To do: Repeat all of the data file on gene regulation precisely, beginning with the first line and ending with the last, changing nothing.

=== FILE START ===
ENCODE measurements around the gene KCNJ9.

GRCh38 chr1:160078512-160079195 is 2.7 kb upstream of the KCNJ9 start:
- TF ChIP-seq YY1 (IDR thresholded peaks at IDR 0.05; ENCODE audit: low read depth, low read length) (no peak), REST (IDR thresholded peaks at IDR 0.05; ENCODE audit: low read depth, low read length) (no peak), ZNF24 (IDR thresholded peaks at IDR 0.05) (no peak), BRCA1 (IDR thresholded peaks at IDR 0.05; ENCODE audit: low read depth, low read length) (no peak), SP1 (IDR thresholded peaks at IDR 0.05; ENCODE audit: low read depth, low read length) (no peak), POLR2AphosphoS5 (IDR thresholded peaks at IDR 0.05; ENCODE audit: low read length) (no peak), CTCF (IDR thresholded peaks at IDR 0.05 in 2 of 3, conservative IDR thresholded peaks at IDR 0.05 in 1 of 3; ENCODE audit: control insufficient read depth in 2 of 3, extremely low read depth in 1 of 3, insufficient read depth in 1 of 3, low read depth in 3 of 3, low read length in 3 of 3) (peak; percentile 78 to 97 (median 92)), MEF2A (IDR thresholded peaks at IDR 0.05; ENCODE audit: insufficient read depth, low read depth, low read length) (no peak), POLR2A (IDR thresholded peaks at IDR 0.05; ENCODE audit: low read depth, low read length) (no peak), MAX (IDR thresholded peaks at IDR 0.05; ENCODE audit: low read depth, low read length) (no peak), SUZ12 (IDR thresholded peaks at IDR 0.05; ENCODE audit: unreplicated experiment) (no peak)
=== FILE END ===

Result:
ENCODE measurements around the gene KCNJ9.

GRCh38 chr1:160078512-160079195 is 2.7 kb upstream of the KCNJ9 start:
- TF ChIP-seq YY1 (IDR thresholded peaks at IDR 0.05; ENCODE audit: low read depth, low read length) (no peak), REST (IDR thresholded peaks at IDR 0.05; ENCODE audit: low read depth, low read length) (no peak), ZNF24 (IDR thresholded peaks at IDR 0.05) (no peak), BRCA1 (IDR thresholded peaks at IDR 0.05; ENCODE audit: low read depth, low read length) (no peak), SP1 (IDR thresholded peaks at IDR 0.05; ENCODE audit: low read depth, low read length) (no peak), POLR2AphosphoS5 (IDR thresholded peaks at IDR 0.05; ENCODE audit: low read length) (no peak), CTCF (IDR thresholded peaks at IDR 0.05 in 2 of 3, conservative IDR thresholded peaks at IDR 0.05 in 1 of 3; ENCODE audit: control insufficient read depth in 2 of 3, extremely low read depth in 1 of 3, insufficient read depth in 1 of 3, low read depth in 3 of 3, low read length in 3 of 3) (peak; percentile 78 to 97 (median 92)), MEF2A (IDR thresholded peaks at IDR 0.05; ENCODE audit: insufficient read depth, low read depth, low read length) (no peak), POLR2A (IDR thresholded peaks at IDR 0.05; ENCODE audit: low read depth, low read length) (no peak), MAX (IDR thresholded peaks at IDR 0.05; ENCODE audit: low read depth, low read length) (no peak), SUZ12 (IDR thresholded peaks at IDR 0.05; ENCODE audit: unreplicated experiment) (no peak)